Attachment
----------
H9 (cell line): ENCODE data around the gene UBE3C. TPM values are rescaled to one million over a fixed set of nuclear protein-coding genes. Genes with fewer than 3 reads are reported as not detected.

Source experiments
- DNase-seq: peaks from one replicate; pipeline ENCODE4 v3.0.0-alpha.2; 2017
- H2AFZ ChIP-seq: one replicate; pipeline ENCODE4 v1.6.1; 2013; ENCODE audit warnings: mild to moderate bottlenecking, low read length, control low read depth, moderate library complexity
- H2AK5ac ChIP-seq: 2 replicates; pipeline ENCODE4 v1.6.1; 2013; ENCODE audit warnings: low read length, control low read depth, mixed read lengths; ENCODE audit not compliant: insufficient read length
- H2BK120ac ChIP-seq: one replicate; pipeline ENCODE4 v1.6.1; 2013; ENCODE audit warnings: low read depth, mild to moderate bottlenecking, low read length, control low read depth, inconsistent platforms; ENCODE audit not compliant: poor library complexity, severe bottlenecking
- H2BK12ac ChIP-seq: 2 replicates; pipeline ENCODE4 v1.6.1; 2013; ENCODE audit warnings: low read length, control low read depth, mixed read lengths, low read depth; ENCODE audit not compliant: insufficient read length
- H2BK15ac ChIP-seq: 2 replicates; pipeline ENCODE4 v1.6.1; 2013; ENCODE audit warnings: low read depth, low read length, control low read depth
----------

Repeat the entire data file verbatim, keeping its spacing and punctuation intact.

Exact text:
H9 (cell line): ENCODE data around the gene UBE3C. TPM values are rescaled to one million over a fixed set of nuclear protein-coding genes. Genes with fewer than 3 reads are reported as not detected.

Source experiments
- DNase-seq: peaks from one replicate; pipeline ENCODE4 v3.0.0-alpha.2; 2017
- H2AFZ ChIP-seq: one replicate; pipeline ENCODE4 v1.6.1; 2013; ENCODE audit warnings: mild to moderate bottlenecking, low read length, control low read depth, moderate library complexity
- H2AK5ac ChIP-seq: 2 replicates; pipeline ENCODE4 v1.6.1; 2013; ENCODE audit warnings: low read length, control low read depth, mixed read lengths; ENCODE audit not compliant: insufficient read length
- H2BK120ac ChIP-seq: one replicate; pipeline ENCODE4 v1.6.1; 2013; ENCODE audit warnings: low read depth, mild to moderate bottlenecking, low read length, control low read depth, inconsistent platforms; ENCODE audit not compliant: poor library complexity, severe bottlenecking
- H2BK12ac ChIP-seq: 2 replicates; pipeline ENCODE4 v1.6.1; 2013; ENCODE audit warnings: low read length, control low read depth, mixed read lengths, low read depth; ENCODE audit not compliant: insufficient read length
- H2BK15ac ChIP-seq: 2 replicates; pipeline ENCODE4 v1.6.1; 2013; ENCODE audit warnings: low read depth, low read length, control low read depth